In 2000, Aristide won another presidential election, garnering over 92% of the votes. The next several years saw violence and political agitation in Haiti. On February 28th, 2004, Aristide was taken from the country by the Haitian and American militaries and flown to South Africa, where he is still in exile (see Farmer 2006).
The United States’ role in both the coups against Aristide have been disputed. Aristide, among others (ex. Farmer 2006), claim the United States was directly involved in his forced removal from the country in 2004. The Haitian military and the Haitian National Intelligence Service, set up and funded by the CIA in the 1980s, were both key players in the coups against Aristide.
Haiti holds many records: the poorest nation in the Western Hemisphere and the first nation of former slaves, for example. Another is the highest per-capita rate of NGOs than any other nation. Haiti is desperately poor and has horrible health statistics, so in some ways it makes sense that many non-Haitians, especially Americans given its proximity, work in NGOs in the country. The benefits and harms of the large numbers of foreign NGOs within the country are examined in scholarly literature (see Schuller 2007, for example). One of the major drawbacks to the work of NGOs within the country is the vast majority of them work outside of the government, and most are not even registered with the government. By bypassing the state, NGOs weaken it; American money, both from the federal government and from individuals, flows to NGOs and not, in general, the Haitian government, making it even harder for the state to function.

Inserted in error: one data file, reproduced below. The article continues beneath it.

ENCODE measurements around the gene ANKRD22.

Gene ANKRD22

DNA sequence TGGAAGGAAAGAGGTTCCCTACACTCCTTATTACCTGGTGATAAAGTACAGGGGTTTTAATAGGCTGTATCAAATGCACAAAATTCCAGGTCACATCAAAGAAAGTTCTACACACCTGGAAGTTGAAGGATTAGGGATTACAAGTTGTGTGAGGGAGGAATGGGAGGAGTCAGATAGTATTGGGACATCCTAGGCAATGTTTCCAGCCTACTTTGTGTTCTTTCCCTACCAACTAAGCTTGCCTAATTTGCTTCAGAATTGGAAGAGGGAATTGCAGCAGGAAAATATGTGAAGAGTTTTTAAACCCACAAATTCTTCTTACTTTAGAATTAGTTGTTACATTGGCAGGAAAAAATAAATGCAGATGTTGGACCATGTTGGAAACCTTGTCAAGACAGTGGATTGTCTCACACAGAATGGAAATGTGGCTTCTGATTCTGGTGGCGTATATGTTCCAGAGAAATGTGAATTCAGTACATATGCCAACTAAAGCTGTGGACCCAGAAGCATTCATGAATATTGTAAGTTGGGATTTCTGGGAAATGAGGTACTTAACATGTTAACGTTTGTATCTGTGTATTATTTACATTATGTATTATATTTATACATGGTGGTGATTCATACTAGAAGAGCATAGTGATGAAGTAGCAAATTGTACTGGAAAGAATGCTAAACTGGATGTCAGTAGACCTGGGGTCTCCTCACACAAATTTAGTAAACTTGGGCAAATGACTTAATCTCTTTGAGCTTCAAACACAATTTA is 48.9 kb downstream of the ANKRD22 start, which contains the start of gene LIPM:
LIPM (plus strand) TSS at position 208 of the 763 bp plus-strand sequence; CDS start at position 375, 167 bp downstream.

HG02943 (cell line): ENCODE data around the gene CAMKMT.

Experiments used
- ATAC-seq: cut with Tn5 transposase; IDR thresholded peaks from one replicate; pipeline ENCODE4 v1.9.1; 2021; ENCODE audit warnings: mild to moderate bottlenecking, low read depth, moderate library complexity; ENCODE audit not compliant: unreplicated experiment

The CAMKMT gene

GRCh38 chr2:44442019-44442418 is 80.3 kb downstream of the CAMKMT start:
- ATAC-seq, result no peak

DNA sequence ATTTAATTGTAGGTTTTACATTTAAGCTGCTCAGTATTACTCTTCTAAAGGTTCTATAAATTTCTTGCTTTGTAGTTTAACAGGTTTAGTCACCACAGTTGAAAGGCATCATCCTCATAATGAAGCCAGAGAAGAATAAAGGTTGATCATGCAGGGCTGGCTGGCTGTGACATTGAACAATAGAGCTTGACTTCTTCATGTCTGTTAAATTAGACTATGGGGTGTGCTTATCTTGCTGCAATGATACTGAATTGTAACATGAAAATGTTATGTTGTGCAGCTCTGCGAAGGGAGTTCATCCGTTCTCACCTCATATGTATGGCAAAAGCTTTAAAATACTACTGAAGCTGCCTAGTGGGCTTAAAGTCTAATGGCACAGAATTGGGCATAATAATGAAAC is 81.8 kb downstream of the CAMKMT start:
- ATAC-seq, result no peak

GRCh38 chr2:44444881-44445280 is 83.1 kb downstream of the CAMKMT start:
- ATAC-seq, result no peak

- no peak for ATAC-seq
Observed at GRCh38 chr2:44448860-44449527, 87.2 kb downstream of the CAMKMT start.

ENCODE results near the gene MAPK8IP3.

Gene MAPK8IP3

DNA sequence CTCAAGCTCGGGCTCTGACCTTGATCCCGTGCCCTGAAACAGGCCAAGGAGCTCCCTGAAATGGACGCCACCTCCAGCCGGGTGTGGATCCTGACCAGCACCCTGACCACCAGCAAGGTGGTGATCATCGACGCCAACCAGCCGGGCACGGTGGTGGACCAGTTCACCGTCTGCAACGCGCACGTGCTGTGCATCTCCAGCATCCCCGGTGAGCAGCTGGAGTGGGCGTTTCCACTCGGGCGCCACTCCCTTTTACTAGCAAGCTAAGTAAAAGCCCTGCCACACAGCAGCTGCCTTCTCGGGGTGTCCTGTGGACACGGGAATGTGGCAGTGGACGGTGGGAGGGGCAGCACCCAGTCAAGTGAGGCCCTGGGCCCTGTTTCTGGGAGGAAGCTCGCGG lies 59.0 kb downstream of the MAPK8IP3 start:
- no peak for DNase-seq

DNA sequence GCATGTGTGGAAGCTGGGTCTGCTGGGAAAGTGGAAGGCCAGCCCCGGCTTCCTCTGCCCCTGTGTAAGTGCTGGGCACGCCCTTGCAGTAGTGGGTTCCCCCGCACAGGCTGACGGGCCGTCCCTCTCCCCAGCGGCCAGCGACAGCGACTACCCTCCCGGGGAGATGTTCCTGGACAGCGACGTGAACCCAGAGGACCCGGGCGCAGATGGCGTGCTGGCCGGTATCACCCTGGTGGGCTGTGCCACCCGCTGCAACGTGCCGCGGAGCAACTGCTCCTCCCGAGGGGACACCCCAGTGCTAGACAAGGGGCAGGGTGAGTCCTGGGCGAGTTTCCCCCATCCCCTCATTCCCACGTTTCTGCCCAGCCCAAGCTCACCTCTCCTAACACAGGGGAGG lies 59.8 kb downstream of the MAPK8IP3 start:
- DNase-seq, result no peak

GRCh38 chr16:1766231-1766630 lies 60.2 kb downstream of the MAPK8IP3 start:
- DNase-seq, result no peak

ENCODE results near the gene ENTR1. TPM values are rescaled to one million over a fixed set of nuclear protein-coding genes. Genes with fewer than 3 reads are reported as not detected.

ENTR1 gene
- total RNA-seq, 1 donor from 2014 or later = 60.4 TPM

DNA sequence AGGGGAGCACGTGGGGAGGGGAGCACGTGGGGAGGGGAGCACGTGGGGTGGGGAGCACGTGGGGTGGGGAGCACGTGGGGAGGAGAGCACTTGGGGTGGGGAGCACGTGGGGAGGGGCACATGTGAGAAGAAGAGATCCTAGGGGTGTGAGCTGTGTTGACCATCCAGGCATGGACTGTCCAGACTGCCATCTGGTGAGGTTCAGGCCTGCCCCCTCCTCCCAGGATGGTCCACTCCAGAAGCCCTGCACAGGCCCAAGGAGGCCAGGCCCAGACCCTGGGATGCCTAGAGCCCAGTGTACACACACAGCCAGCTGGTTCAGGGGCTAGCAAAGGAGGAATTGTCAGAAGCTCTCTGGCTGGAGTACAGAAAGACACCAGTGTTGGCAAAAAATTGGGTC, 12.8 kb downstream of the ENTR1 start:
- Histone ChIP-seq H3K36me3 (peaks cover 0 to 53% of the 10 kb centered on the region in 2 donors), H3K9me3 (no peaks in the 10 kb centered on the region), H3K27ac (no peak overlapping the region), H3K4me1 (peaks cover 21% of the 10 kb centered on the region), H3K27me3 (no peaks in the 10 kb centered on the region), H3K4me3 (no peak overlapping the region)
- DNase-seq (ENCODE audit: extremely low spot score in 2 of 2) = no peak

An additional form of foreign aid has been food aid given by the federal government to Haiti. This food aid, heavily subsidized by the U.S. federal government so that it benefits American farmers, has flooded the Haitian markets, driving prices down. This, along with environmental degradation, has forced many Haitian farmers to give up their farms and move to Port-au-Prince and its surrounding slums.
The Future of U.S.-Haitian Relations